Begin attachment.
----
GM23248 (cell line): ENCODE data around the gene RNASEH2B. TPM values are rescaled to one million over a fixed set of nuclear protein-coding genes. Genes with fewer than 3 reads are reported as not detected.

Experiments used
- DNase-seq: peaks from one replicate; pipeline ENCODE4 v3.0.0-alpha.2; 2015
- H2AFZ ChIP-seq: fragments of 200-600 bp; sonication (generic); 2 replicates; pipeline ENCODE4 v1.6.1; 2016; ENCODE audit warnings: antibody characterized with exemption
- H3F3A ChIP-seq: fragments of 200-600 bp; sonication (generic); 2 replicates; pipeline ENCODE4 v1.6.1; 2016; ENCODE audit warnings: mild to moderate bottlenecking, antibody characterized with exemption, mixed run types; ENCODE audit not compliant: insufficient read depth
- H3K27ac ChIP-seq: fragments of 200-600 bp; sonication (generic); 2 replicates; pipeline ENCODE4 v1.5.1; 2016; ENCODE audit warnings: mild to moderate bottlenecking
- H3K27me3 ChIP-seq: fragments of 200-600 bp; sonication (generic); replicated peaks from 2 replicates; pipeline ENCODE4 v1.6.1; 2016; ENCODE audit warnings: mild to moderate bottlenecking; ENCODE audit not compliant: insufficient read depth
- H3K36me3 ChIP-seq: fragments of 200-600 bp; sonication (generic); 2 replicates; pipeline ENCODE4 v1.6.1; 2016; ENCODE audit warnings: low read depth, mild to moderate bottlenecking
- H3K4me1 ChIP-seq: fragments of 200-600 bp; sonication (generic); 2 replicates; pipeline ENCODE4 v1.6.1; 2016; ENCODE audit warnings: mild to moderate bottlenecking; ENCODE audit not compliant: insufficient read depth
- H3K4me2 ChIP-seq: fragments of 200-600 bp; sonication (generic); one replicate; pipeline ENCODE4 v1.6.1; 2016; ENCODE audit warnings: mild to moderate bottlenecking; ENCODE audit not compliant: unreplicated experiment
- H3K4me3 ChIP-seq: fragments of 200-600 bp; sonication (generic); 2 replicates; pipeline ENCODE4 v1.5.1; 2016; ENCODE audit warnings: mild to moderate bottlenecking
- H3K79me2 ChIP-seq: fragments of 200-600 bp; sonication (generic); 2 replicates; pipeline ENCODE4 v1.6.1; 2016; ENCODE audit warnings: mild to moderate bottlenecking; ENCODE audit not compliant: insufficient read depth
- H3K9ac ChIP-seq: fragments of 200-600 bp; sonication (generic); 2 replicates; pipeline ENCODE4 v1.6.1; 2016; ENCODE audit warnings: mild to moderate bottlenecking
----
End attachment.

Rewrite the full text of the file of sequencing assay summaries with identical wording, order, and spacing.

GM23248 (cell line): ENCODE data around the gene RNASEH2B. TPM values are rescaled to one million over a fixed set of nuclear protein-coding genes. Genes with fewer than 3 reads are reported as not detected.

Experiments used
- DNase-seq: peaks from one replicate; pipeline ENCODE4 v3.0.0-alpha.2; 2015
- H2AFZ ChIP-seq: fragments of 200-600 bp; sonication (generic); 2 replicates; pipeline ENCODE4 v1.6.1; 2016; ENCODE audit warnings: antibody characterized with exemption
- H3F3A ChIP-seq: fragments of 200-600 bp; sonication (generic); 2 replicates; pipeline ENCODE4 v1.6.1; 2016; ENCODE audit warnings: mild to moderate bottlenecking, antibody characterized with exemption, mixed run types; ENCODE audit not compliant: insufficient read depth
- H3K27ac ChIP-seq: fragments of 200-600 bp; sonication (generic); 2 replicates; pipeline ENCODE4 v1.5.1; 2016; ENCODE audit warnings: mild to moderate bottlenecking
- H3K27me3 ChIP-seq: fragments of 200-600 bp; sonication (generic); replicated peaks from 2 replicates; pipeline ENCODE4 v1.6.1; 2016; ENCODE audit warnings: mild to moderate bottlenecking; ENCODE audit not compliant: insufficient read depth
- H3K36me3 ChIP-seq: fragments of 200-600 bp; sonication (generic); 2 replicates; pipeline ENCODE4 v1.6.1; 2016; ENCODE audit warnings: low read depth, mild to moderate bottlenecking
- H3K4me1 ChIP-seq: fragments of 200-600 bp; sonication (generic); 2 replicates; pipeline ENCODE4 v1.6.1; 2016; ENCODE audit warnings: mild to moderate bottlenecking; ENCODE audit not compliant: insufficient read depth
- H3K4me2 ChIP-seq: fragments of 200-600 bp; sonication (generic); one replicate; pipeline ENCODE4 v1.6.1; 2016; ENCODE audit warnings: mild to moderate bottlenecking; ENCODE audit not compliant: unreplicated experiment
- H3K4me3 ChIP-seq: fragments of 200-600 bp; sonication (generic); 2 replicates; pipeline ENCODE4 v1.5.1; 2016; ENCODE audit warnings: mild to moderate bottlenecking
- H3K79me2 ChIP-seq: fragments of 200-600 bp; sonication (generic); 2 replicates; pipeline ENCODE4 v1.6.1; 2016; ENCODE audit warnings: mild to moderate bottlenecking; ENCODE audit not compliant: insufficient read depth
- H3K9ac ChIP-seq: fragments of 200-600 bp; sonication (generic); 2 replicates; pipeline ENCODE4 v1.6.1; 2016; ENCODE audit warnings: mild to moderate bottlenecking